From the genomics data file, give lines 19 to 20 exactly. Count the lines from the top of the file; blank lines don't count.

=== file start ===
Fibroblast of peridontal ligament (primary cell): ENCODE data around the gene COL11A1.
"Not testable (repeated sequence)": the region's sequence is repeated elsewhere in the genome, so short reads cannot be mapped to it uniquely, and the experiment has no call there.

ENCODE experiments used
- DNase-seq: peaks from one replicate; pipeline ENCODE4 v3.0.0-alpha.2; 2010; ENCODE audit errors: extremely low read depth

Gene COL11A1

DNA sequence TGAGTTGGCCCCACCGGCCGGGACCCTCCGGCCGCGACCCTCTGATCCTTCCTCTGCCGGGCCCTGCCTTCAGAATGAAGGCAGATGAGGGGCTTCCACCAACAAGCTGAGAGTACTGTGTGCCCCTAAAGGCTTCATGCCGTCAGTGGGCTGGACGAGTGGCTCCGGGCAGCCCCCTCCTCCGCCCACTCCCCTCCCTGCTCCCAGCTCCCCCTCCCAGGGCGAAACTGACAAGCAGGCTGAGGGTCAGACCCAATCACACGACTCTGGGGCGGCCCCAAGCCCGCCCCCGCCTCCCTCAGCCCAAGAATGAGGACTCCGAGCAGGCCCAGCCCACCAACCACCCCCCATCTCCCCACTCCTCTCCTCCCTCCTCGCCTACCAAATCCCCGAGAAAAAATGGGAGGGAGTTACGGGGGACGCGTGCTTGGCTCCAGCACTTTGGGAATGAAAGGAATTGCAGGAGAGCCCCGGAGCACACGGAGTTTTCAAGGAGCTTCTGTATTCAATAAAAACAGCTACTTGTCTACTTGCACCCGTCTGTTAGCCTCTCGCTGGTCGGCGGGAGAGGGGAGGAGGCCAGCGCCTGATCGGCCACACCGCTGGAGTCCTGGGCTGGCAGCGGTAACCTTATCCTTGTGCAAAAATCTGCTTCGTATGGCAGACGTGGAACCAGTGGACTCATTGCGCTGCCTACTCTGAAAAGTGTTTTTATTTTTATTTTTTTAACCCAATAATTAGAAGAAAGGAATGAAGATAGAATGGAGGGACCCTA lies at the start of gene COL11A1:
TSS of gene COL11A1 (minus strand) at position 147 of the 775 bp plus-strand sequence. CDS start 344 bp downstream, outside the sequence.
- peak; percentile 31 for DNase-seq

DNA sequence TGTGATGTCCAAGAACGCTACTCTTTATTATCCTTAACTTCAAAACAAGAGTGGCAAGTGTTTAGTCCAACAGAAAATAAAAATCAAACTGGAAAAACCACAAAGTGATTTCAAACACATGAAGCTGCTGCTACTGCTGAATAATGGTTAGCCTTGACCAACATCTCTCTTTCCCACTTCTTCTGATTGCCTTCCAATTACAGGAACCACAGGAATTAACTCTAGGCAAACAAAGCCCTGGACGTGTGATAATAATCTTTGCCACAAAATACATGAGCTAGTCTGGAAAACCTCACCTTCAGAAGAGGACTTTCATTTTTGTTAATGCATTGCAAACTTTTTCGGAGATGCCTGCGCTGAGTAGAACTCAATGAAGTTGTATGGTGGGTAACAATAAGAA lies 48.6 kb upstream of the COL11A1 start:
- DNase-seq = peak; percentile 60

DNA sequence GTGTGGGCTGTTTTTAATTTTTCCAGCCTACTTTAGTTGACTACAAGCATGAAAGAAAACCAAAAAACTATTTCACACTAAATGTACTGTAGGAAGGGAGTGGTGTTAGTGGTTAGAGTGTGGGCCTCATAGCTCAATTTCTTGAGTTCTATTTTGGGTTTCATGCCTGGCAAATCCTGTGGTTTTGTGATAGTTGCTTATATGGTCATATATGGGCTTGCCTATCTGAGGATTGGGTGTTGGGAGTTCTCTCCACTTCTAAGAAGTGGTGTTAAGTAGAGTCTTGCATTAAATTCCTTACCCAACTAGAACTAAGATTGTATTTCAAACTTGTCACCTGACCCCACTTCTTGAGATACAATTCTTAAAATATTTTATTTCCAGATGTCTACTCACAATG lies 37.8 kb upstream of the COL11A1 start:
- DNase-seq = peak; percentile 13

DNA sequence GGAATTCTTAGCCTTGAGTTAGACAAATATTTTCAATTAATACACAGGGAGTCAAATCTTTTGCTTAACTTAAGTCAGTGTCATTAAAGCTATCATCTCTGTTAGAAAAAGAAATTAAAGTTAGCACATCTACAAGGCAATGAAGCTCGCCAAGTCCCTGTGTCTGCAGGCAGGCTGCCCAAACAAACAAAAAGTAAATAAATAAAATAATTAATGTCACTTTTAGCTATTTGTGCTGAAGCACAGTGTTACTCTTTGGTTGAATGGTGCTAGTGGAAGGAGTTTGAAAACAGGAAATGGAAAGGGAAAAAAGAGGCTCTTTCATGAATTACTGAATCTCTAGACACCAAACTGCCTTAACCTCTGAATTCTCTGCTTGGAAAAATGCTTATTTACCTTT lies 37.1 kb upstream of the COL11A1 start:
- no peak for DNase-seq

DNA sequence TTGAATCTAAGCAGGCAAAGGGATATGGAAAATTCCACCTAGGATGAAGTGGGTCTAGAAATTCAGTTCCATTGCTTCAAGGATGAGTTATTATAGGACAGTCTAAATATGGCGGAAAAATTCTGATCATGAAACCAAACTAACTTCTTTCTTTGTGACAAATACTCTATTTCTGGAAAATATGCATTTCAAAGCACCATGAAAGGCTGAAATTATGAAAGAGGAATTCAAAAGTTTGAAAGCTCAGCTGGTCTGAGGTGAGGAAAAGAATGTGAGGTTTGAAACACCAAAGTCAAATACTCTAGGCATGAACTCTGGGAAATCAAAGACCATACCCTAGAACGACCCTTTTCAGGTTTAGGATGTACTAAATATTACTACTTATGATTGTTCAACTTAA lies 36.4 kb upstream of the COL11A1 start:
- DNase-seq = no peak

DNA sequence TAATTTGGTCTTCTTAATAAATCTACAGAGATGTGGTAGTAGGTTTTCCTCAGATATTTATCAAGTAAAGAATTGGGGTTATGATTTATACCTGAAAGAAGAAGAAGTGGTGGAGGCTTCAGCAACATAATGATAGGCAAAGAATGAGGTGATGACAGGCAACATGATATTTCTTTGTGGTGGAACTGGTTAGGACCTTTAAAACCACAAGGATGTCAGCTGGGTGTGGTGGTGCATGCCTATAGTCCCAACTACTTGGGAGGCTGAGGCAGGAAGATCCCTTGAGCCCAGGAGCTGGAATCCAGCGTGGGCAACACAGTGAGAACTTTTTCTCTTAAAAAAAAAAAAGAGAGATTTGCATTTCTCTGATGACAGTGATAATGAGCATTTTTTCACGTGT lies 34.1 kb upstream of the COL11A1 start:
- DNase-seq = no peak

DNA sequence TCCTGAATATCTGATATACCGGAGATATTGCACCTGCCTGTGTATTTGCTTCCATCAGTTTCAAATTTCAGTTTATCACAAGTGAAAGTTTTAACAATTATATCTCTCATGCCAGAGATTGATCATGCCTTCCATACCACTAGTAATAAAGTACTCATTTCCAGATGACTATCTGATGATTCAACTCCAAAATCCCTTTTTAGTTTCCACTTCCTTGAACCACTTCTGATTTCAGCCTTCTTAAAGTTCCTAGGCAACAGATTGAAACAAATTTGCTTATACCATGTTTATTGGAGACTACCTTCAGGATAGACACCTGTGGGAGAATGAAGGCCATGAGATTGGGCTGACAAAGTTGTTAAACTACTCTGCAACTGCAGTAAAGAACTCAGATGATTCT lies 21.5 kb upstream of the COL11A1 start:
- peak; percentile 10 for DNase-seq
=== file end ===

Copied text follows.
DNA sequence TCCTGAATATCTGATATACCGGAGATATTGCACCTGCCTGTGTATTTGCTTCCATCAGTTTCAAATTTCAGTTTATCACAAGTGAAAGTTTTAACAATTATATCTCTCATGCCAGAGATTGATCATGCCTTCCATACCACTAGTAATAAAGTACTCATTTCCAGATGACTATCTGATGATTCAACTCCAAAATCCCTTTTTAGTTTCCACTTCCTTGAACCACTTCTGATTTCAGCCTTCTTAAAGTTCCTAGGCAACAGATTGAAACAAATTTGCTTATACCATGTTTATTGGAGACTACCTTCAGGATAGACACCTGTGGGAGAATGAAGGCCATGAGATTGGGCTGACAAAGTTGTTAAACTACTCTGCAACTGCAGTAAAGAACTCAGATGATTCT lies 21.5 kb upstream of the COL11A1 start:
- peak; percentile 10 for DNase-seq